Beyond the kitchen, the bathroom is the next most complex room of the home, which means that there are a few things that can go wrong with various fixtures. There isn’t always time to wait for a plumber. The good news is, some fixes are easy enough to do yourself — without the expense or long wait time that comes with hiring a plumber. Here are a few common issues and what you can do to solve them yourself.
Fixing a Clogged Toilet
When fixing a clogged toilet, first make sure that the toilet doesn’t overflow as you’re working on the problem. To do this, shut off the valve on the supply line that feeds the toilet and make sure that the flapper inside the toilet tank stays closed as you work.
How to Install a Toilet
If you are installing a new toilet, then the first step is to put the toilet together. For this, refer to the instructions that came with the toilet: Some toilets come pre-assembled. Others are one-piece with little assembly required. Some toilet models are two-piece — the tank and bowl are separate — which means you’ll need to do the assembly before you can install it. If you’re simply putting your old toilet back after fixing a clogged drain, then move to the next step.
Replacing a Supply Line and Angle Stop
Replacing the supply line and angle stop is a simple task. Start by locating a shut-off valve that will shut off water to the plumbing that feeds your bathroom (or shut off the water to the entire home at the main valve). Once this is done, use a crescent wrench to remove the original angle stop. Gently clean the threads on the exposed pipe to remove debris or bits of old Teflon tape.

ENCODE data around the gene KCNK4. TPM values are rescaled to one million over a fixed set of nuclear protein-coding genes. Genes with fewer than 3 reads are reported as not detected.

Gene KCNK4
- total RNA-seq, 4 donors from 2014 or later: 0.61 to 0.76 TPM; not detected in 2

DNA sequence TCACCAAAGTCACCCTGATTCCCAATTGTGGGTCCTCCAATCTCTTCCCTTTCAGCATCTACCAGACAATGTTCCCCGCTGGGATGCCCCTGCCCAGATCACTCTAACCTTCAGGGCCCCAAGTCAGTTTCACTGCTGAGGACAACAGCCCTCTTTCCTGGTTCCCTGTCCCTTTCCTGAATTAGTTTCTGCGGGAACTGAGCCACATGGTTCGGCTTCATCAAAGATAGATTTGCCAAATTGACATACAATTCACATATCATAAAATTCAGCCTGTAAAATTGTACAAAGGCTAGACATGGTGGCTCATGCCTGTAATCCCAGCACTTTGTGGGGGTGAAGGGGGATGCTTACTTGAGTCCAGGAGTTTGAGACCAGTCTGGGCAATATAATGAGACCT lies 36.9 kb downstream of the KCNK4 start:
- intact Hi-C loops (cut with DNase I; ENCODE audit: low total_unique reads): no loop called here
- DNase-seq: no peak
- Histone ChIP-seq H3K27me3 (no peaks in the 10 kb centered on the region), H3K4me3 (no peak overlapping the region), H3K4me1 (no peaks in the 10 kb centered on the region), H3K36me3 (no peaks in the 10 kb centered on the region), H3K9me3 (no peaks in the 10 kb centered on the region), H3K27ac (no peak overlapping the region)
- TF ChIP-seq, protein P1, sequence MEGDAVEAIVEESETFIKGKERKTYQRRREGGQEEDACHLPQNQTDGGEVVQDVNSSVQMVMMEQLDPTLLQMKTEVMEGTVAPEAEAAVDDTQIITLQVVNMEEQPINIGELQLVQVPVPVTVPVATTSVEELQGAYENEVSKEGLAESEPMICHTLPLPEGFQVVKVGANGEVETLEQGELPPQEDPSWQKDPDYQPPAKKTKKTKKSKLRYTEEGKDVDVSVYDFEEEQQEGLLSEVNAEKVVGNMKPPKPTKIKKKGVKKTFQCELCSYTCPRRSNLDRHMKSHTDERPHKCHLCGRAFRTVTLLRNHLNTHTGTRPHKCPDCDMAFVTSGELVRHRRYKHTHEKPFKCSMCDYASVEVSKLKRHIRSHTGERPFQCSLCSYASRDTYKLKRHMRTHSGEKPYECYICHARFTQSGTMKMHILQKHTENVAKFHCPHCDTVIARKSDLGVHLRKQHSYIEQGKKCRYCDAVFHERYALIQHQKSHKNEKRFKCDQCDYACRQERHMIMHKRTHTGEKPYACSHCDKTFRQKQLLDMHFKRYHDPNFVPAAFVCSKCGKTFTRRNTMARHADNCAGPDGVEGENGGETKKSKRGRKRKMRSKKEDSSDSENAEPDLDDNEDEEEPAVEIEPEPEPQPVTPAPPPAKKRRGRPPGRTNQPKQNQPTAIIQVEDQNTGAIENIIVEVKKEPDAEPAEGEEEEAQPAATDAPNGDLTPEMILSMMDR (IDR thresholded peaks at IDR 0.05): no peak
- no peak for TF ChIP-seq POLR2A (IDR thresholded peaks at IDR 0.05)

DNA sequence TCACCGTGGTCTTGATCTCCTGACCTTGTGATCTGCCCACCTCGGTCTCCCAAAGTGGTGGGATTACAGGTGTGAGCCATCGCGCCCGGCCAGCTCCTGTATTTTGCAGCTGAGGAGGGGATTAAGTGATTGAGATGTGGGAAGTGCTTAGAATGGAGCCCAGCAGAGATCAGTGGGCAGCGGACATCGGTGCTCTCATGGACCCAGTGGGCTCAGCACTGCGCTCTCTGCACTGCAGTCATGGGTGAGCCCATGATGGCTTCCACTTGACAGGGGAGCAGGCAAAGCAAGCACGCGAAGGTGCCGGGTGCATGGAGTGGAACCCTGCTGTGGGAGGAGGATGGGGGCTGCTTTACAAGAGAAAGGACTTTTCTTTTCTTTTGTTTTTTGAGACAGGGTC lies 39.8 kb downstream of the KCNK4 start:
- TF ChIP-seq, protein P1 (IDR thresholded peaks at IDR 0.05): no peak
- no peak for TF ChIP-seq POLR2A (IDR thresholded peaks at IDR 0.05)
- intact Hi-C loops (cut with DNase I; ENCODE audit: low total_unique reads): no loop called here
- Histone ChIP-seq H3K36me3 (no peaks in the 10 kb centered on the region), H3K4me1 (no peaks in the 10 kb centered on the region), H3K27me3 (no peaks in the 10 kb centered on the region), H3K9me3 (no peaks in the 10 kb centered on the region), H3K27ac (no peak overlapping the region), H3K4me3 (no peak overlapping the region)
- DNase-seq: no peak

What About Bathroom Sink Drains?
What if you have a clogged bathroom sink drain? The process to this repair is a little bit different. Start with the drain plug assembly, as the problem is often hair or other debris that has collected on the plug itself. Underneath the sink, you’ll find a rod that connects to an arm, which fits into the sink drain. This is the assembly that allows you to open and close the drain plug. Unfasten the spring clip that attaches the vertical rod to the horizontal arm, then unscrew the nut that holds the arm and ball valve inside the drain. Remove the arm and ball valve, and you’ll be able to lift the drain plug out of the drain. Remove any debris, then replace the parts in the reverse order in which you removed them.
Clogged P-traps are even easier to fix. For this job, place a bucket underneath the trap to catch water as you take the trap apart. Then, locate the two nuts on either side of the trap and loosen them to remove the trap itself. Once it comes free, you can use a toothbrush or a bottle brush to clean the clog before replacing the trap.